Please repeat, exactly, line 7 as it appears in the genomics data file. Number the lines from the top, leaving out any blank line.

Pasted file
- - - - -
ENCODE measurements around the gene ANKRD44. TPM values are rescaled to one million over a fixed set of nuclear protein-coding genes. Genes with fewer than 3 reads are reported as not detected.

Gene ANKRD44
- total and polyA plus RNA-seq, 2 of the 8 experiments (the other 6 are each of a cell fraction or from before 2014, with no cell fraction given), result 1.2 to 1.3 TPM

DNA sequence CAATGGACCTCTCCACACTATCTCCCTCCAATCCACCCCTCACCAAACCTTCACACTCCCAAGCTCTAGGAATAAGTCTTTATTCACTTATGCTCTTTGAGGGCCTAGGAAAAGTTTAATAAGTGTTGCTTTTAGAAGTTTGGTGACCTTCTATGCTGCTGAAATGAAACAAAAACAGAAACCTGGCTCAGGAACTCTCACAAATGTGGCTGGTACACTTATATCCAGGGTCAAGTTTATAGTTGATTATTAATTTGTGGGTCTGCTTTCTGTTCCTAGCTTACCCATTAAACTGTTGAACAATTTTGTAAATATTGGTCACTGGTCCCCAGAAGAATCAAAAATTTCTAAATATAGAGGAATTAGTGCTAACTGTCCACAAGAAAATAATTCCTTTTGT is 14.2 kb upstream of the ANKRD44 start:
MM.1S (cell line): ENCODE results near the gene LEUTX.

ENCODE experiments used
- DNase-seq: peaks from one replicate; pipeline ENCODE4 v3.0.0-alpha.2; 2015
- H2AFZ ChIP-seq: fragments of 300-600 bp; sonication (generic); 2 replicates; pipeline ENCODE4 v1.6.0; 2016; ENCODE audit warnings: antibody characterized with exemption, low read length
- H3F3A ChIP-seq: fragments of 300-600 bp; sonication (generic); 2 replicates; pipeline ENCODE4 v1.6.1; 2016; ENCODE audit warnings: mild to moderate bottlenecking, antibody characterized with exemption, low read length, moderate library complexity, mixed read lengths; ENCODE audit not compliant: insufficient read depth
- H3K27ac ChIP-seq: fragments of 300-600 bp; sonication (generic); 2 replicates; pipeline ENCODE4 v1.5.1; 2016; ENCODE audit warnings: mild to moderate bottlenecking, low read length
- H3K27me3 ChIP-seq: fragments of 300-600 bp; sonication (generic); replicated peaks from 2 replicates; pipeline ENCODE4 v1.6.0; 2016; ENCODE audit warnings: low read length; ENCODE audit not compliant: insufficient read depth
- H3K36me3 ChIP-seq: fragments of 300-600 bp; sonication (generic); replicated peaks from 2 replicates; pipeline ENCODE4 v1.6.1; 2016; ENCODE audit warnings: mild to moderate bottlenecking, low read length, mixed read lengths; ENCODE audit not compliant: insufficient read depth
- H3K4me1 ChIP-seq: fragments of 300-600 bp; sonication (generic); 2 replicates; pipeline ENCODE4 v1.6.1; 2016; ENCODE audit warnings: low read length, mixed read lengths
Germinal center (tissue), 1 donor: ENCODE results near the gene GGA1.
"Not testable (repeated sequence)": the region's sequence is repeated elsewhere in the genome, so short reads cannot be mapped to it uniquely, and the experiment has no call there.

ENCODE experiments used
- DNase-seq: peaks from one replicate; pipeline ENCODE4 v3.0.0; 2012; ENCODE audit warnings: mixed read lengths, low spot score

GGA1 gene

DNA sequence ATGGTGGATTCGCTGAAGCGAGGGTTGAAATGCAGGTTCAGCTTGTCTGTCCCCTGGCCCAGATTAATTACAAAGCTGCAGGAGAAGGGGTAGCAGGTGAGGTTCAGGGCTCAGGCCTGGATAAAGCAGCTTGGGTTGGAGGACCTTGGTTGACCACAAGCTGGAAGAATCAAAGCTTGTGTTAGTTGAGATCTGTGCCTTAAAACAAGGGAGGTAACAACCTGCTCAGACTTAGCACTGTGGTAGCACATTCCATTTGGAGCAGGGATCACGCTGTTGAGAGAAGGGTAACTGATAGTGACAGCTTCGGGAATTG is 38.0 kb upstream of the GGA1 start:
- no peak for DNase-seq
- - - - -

- DNase-seq: peaks from one replicate; pipeline ENCODE4 v3.0.0-alpha.2; 2015